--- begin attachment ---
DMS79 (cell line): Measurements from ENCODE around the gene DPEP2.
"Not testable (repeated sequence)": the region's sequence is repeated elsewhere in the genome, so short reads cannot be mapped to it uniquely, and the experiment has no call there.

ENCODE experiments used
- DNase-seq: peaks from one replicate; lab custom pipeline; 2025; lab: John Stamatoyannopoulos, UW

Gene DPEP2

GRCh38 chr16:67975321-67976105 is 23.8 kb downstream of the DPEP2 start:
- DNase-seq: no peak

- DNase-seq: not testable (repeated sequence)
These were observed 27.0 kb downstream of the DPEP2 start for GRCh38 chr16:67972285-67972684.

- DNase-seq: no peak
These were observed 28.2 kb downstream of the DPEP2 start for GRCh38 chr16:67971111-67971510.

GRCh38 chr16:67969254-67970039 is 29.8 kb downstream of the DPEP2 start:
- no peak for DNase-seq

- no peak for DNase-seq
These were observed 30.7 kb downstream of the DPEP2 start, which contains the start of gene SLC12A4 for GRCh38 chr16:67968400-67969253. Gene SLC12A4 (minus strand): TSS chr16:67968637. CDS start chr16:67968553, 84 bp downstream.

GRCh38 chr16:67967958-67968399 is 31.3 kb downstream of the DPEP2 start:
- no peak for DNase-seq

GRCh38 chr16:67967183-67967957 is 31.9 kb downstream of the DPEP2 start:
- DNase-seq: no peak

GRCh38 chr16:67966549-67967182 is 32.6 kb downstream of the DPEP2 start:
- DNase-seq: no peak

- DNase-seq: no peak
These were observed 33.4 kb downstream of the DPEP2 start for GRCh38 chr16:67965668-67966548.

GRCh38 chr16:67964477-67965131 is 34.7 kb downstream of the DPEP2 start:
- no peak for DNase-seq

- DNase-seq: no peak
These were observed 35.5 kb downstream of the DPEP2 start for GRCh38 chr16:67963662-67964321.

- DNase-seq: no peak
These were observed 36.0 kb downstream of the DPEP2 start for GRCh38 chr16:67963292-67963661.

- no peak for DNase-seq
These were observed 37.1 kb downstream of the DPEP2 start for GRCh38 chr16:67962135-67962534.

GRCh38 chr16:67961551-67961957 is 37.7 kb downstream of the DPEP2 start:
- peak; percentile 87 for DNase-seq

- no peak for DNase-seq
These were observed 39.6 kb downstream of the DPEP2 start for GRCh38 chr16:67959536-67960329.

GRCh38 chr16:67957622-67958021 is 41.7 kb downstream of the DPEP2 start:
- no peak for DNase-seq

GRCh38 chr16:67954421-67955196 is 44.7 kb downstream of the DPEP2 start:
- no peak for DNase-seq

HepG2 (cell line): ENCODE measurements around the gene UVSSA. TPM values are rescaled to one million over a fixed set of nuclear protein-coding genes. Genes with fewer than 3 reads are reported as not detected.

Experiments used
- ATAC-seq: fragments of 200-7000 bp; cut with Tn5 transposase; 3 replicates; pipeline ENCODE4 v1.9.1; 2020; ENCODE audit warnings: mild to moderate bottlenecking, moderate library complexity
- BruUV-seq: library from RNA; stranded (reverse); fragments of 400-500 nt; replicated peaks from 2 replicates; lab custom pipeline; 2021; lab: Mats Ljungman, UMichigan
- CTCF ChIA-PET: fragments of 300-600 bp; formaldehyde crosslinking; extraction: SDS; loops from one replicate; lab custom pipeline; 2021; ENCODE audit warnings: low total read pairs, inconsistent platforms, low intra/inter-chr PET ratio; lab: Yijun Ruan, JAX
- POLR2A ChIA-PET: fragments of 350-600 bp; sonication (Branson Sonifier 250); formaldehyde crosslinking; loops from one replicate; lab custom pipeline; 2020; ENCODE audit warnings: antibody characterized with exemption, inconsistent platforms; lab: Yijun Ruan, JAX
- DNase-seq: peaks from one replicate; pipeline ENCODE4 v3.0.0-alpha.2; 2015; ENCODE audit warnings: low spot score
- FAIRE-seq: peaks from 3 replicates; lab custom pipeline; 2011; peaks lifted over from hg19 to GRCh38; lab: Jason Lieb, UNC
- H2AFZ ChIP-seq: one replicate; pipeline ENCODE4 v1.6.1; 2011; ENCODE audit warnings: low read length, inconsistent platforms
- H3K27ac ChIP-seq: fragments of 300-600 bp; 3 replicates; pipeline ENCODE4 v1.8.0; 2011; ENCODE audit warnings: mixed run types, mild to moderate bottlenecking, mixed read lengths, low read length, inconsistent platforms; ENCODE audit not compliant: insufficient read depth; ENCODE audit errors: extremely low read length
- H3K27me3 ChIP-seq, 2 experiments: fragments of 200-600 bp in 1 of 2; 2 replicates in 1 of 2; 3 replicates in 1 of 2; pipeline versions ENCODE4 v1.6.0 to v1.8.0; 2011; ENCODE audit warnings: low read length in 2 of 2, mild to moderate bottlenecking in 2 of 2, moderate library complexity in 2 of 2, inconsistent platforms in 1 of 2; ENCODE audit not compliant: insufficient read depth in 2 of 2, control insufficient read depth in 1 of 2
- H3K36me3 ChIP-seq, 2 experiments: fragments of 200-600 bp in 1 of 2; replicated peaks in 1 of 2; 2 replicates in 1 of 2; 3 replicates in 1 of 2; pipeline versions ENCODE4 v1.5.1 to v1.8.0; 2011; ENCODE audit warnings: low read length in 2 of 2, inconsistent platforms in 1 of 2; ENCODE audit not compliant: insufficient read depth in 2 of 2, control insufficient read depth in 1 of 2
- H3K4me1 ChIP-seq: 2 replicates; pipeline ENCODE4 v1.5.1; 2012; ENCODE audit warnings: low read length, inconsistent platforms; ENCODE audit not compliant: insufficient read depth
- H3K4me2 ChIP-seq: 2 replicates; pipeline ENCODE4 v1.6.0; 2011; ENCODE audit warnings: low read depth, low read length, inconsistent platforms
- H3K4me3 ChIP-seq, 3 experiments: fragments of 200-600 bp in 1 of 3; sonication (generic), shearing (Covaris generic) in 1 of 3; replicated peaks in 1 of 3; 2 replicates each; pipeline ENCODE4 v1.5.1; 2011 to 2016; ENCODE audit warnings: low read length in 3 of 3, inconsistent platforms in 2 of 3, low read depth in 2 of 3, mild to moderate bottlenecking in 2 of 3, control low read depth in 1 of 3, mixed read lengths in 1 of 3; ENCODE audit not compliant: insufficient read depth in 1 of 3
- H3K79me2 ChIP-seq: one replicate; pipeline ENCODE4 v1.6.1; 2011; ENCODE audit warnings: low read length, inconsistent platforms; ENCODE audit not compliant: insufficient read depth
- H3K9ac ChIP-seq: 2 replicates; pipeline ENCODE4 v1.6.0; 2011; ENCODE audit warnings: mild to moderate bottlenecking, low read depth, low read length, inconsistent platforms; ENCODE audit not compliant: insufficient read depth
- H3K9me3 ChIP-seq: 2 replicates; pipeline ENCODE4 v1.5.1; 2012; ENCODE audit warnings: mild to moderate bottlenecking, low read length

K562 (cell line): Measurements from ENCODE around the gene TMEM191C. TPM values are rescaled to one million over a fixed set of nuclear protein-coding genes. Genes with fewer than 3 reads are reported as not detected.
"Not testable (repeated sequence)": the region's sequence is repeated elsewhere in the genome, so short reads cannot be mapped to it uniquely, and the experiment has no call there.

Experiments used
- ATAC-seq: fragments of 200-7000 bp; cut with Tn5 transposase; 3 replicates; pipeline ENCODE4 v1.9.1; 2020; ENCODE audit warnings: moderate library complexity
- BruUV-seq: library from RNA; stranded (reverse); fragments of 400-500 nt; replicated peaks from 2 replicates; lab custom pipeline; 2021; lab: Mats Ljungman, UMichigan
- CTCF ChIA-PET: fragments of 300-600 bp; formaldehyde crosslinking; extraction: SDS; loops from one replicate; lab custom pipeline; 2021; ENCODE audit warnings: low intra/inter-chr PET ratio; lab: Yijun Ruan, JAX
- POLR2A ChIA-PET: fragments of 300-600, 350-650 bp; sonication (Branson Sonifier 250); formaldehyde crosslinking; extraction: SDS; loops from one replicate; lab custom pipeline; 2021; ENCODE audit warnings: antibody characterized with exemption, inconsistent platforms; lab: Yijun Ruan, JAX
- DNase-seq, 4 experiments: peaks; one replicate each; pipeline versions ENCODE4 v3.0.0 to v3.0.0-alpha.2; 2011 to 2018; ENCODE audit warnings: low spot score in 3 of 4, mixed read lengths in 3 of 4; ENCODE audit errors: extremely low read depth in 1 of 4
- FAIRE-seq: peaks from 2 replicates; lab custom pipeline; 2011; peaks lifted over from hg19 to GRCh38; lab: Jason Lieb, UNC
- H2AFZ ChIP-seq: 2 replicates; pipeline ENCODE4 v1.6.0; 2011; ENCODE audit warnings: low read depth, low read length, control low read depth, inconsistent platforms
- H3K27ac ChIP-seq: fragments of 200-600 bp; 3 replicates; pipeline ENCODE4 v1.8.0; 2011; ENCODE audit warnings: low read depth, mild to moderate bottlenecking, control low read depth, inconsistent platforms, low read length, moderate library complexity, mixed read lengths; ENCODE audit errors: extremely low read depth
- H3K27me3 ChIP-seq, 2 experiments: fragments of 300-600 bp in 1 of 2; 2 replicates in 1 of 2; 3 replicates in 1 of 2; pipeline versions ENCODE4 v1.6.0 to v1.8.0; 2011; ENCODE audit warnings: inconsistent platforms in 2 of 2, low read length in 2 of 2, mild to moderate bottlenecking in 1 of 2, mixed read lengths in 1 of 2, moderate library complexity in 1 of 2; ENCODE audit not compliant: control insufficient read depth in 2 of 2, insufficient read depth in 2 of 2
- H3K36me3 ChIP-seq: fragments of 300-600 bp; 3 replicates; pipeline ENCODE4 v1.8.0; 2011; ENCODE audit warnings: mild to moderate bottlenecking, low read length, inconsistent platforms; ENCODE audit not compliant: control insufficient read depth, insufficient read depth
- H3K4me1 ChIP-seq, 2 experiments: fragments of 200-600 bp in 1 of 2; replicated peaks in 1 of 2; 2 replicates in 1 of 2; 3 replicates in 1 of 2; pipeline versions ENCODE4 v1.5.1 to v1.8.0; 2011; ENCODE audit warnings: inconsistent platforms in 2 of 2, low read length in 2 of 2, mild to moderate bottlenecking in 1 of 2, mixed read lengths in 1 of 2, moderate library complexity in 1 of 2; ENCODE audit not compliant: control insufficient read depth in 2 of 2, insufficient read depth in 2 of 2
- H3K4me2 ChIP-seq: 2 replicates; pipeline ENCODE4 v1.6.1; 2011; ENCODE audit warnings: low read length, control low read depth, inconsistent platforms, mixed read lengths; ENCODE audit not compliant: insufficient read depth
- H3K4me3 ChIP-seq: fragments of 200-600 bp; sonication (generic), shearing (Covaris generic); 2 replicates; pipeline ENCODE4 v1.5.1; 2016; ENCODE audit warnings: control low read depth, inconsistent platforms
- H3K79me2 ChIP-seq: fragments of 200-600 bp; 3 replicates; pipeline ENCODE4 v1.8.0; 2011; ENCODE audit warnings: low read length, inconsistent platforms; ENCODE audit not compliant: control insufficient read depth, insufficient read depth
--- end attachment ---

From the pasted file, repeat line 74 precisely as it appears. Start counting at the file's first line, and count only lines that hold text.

- H3K79me2 ChIP-seq: fragments of 200-600 bp; 3 replicates; pipeline ENCODE4 v1.8.0; 2011; ENCODE audit warnings: low read length, inconsistent platforms; ENCODE audit not compliant: control insufficient read depth, insufficient read depth